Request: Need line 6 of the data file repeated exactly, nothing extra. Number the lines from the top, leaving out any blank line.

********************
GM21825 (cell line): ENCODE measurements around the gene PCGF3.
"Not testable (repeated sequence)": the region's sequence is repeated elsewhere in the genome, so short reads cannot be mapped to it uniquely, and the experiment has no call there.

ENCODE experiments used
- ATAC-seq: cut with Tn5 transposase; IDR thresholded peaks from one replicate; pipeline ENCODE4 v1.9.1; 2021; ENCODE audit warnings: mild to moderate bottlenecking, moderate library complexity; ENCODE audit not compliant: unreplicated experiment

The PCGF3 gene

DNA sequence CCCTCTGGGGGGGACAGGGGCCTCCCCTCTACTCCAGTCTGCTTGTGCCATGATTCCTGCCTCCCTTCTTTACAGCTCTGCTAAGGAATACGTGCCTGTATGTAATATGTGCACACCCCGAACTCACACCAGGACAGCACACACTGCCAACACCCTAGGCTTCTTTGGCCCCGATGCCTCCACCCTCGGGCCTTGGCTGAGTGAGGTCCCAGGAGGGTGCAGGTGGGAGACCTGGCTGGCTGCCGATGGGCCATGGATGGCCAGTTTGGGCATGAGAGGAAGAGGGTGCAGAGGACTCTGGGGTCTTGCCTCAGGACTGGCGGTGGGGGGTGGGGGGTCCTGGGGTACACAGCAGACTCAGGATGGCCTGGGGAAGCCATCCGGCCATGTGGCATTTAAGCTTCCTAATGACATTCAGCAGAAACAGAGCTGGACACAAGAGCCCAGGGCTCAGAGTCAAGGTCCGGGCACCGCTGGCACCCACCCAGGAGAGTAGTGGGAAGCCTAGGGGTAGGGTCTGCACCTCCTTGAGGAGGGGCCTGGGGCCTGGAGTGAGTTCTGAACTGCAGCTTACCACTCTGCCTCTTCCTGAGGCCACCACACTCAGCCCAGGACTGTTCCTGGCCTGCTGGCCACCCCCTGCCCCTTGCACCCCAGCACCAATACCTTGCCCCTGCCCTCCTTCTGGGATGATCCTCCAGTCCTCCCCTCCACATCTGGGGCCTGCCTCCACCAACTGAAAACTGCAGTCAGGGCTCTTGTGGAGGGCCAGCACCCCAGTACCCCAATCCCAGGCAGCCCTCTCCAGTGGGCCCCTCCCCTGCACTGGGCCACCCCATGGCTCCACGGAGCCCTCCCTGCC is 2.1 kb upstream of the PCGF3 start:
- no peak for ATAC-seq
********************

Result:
DNA sequence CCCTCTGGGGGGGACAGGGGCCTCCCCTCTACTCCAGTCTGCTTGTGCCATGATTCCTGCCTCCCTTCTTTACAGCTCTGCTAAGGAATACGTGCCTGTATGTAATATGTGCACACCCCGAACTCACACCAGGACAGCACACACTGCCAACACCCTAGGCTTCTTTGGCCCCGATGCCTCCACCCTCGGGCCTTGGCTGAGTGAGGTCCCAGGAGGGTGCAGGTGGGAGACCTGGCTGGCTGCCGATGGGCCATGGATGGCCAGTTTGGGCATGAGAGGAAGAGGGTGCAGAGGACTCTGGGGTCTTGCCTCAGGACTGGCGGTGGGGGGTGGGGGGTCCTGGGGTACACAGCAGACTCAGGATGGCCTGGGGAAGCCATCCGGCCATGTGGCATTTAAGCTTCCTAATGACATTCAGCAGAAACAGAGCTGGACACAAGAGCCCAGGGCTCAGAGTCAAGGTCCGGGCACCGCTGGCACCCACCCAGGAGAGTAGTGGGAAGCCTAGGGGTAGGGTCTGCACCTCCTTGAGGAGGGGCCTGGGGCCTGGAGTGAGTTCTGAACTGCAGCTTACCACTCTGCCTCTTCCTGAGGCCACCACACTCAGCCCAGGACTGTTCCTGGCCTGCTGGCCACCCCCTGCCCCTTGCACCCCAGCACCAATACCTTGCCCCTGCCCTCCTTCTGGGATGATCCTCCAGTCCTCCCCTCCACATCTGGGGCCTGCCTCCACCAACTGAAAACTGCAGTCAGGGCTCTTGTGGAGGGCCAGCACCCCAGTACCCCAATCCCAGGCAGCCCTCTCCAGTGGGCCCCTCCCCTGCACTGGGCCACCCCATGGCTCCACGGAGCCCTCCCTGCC is 2.1 kb upstream of the PCGF3 start: